Deep Focus: Yojimbo (1961)

posted February 14, 2019 in Arts & Entertainment, CommRadio by Billy Jackson

In an effort to expose a larger population of readers to “classic” films, CommRadio’s Arts & Entertainment Department is providing a weekly retrospective of notable motion pictures. These movies are selected individually for their cultural and cinematic achievements. For this, submission to the Deep Focus catalogue, our department has chosen Akira Kurosawa’s 1961 masterpiece, “Yojimbo.”


The most recognized and influential live-action director in Japanese history, Akira Kurosawa rose to fame in post-war Japan for his complex and masterful films. In collaboration with Toshiro Mifune, an incredible actor who starred in most Kurosawa classics, he released groundbreaking pictures like “Rashomon,” “The Seven Samurai” and “Ikiru.” While these are all must-watch films, it is his 1961 tale of a wayward samurai warrior, “Yojimbo,” that most clearly displays his artistry.

“Yojimbo,” at its base, is about a nameless ronin (Toshiro Mifune) who happens upon a town torn asunder by two warring criminal factions. He takes the initiative to bring peace to the village by manipulating both clans into destroying themselves. This plot is a basic one, and one which both influenced and was influenced by the American and Italian westerns that dominated pop culture in the 50s and 60s. In fact, the classic “A Fistful of Dollars” is an almost shot-for-shot remake of Kurosawa’s film.

This film, by all means, is a western in Japanese clothing. Drawing parallels between the freedom of the American frontier and the chaos of the collapsing Tokugawa Shogunate, “Yojimbo” captures a period in which centuries worth of traditions give way to the introduction of new technologies. Caught in the middle of the turmoil is the iconic samurai, an obsolete remnant of the past still holding the skills to affect the world around him just like the American cowboy, but immersed instead within the traditional Japanese culture which gave rise to its warrior class.

The first few scenes of the film back this assessment. The nameless samurai, who later adopts the pseudonym Sanjuro Kuwabatake, finds a family in the midst of a personal quarrel. The son, fed up with the lowly life of a peasant, runs away to the nearby town to take in the excitement as a clan-criminal, referred to in the English translation as ‘gamblers.” Sanjuro walks into town only to find it deserted. He is greeted first by a wild dog carrying a severed hand in its mouth.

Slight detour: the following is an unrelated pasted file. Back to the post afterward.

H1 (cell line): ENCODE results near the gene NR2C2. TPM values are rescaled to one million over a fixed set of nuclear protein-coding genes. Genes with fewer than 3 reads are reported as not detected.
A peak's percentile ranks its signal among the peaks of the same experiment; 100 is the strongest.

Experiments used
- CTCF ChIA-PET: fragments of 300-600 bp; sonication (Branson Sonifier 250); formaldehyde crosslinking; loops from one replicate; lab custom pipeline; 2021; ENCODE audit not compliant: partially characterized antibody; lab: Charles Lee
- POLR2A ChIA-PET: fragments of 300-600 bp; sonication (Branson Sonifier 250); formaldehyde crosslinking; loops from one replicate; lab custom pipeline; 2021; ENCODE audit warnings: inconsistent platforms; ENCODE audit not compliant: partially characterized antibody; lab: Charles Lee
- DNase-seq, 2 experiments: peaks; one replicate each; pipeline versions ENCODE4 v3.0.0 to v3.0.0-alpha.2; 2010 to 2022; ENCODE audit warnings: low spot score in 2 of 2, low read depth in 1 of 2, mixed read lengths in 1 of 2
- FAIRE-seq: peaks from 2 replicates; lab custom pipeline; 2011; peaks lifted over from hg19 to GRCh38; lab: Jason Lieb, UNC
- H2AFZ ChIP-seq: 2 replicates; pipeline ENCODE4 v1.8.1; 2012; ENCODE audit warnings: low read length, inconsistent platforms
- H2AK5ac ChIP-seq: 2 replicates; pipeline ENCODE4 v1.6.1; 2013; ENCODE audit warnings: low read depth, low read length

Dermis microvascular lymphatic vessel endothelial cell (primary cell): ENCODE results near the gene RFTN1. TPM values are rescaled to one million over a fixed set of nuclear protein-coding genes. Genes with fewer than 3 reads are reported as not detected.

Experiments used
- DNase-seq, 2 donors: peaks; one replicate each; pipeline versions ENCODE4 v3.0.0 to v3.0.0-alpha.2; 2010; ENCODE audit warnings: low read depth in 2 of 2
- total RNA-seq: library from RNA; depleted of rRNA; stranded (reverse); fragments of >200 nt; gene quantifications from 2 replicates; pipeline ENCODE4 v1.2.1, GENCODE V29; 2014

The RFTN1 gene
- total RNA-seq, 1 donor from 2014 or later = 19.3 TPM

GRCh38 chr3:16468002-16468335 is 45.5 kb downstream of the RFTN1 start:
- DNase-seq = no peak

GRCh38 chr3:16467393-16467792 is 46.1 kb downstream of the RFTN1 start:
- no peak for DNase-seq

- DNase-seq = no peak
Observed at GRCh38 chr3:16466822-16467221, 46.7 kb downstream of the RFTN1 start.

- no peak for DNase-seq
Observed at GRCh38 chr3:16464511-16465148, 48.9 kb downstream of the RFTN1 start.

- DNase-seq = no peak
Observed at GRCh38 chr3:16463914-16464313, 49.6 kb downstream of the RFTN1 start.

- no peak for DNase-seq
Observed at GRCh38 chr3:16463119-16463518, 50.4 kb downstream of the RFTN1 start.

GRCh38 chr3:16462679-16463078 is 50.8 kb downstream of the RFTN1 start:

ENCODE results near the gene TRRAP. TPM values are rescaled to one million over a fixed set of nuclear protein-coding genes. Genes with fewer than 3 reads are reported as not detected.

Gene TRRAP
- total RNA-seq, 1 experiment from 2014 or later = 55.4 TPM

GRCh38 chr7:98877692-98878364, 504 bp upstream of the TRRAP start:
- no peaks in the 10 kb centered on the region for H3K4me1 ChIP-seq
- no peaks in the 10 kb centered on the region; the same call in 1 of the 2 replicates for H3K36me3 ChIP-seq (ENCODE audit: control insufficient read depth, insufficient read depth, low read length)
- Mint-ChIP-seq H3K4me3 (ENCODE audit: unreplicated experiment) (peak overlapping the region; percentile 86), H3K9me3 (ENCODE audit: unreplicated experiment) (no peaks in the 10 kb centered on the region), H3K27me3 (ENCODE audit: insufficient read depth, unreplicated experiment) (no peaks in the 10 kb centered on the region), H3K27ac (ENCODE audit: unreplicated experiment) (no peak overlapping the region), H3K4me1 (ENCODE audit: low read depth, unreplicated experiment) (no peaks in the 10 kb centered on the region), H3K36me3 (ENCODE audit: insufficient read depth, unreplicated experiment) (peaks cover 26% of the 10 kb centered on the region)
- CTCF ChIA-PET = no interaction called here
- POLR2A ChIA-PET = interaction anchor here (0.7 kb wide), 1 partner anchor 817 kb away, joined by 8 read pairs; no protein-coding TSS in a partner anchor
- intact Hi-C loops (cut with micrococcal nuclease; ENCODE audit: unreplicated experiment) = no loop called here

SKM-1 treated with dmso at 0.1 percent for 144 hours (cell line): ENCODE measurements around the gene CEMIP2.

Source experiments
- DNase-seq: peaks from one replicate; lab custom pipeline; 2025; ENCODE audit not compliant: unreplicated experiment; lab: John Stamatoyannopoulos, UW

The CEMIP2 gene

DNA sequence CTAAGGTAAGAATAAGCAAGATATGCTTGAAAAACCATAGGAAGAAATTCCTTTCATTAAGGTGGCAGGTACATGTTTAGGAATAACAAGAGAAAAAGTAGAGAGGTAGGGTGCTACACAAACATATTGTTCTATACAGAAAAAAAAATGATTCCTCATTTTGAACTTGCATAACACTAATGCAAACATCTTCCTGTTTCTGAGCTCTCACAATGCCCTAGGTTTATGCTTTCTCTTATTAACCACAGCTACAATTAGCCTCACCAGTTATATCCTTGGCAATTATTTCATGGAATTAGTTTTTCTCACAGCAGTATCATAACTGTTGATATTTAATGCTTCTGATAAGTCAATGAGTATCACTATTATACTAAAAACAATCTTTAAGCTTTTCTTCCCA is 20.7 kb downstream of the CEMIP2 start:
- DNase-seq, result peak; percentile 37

Following the dog is the town constable, a pathetic little man with no intention of resolving the gambler crisis. The clear symbolism here is that the town has, almost literally, “gone to the wolves.” Law enforcement is spineless and the gangs rule the roost. The samurai is ushered into an old man’s restaurant, and what follows is one of the greatest exposition scenes ever filmed.

It is a simple scene, as the old man just tells Sanjuro what is going on in town. It is the execution, however, that makes the scene. Kurosawa, at this point about 20 years into his career, digs deep into his bag of tricks to make an exposition dump into one of the most compelling scenes in the film. He utilizes camera movement, dynamic blocking, background action and compositional frames to allow the viewer to easily and stylistically observe the political realities the town faces.

After the old man tells him to leave it alone, Sanjuro instead leaps into action, displaying his prowess as a samurai and starting a bidding war between the two clan leaders. The conflict between Seibei and Ushitora has driven the mayor into hiding and brought them into a desperate battle for supremacy.

“Listen, old man. I’ll get paid for killing, and this town is full of men who deserve to die. Think about it. Seibei, Ushitora, the gamblers and drifters - with them gone, the town could have a fresh start.” - Sanjuro

Sanjuro first sells his services to Seibei, who agrees to pay him a ridiculous amount to lead a raid against Ushitora that night. When he is overheard plotting to kill Sanjuro after a victory, the samurai knows to turn his back on his employer. Seibei gathers his troops opposite those of Ushitora. However, before the battle can begin, Sanjuro withdraws his loyalty and Master Hommu, Seibei’s highest ranking mercenary, flees the town.

With no proper leadership on either side, the skirmish becomes a farce. None of the gamblers are willing to put their lives on the line in open battle, so both lines just approach and retreat from each other until they are interrupted. All the while, an amused Sanjuro watches, center frame, as the two sides fail to deliver a blow. He has successfully made himself the center of attention, and the figure most desired by the clan leaders.

With a ceasefire called, the two sides come to Sanjuro over and over, becoming absolutely desperate to acquire him as a soldier, never realizing that they are being played. As the ceasefire continues, the risk for catastrophe becomes more dire. As is often the case in Kurosawa films, rainfall foreshadows a great change about to break the status quo. There is also the repeating motif of the town casket maker. In hard times, his business is booming and he is overjoyed. During times of peace or prosperity, he is out of work. Finally, one side makes a move and breaks the peace.